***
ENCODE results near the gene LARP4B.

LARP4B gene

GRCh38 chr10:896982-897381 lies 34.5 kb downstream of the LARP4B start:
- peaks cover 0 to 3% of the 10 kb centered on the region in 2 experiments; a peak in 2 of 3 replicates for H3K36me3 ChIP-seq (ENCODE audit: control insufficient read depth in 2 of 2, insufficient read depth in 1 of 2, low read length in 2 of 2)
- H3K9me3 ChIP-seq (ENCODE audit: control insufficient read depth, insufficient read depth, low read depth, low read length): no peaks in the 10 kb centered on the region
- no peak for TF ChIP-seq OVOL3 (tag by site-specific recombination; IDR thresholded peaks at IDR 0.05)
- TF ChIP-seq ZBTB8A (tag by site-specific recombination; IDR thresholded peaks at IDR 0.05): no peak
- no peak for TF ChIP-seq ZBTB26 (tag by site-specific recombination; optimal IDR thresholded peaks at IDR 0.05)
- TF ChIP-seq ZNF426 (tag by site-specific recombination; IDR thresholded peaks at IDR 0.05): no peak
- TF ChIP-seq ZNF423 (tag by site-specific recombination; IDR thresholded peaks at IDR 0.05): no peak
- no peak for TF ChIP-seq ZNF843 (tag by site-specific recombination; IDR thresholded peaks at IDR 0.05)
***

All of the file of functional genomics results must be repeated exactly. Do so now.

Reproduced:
ENCODE results near the gene LARP4B.

LARP4B gene

GRCh38 chr10:896982-897381 lies 34.5 kb downstream of the LARP4B start:
- peaks cover 0 to 3% of the 10 kb centered on the region in 2 experiments; a peak in 2 of 3 replicates for H3K36me3 ChIP-seq (ENCODE audit: control insufficient read depth in 2 of 2, insufficient read depth in 1 of 2, low read length in 2 of 2)
- H3K9me3 ChIP-seq (ENCODE audit: control insufficient read depth, insufficient read depth, low read depth, low read length): no peaks in the 10 kb centered on the region
- no peak for TF ChIP-seq OVOL3 (tag by site-specific recombination; IDR thresholded peaks at IDR 0.05)
- TF ChIP-seq ZBTB8A (tag by site-specific recombination; IDR thresholded peaks at IDR 0.05): no peak
- no peak for TF ChIP-seq ZBTB26 (tag by site-specific recombination; optimal IDR thresholded peaks at IDR 0.05)
- TF ChIP-seq ZNF426 (tag by site-specific recombination; IDR thresholded peaks at IDR 0.05): no peak
- TF ChIP-seq ZNF423 (tag by site-specific recombination; IDR thresholded peaks at IDR 0.05): no peak
- no peak for TF ChIP-seq ZNF843 (tag by site-specific recombination; IDR thresholded peaks at IDR 0.05)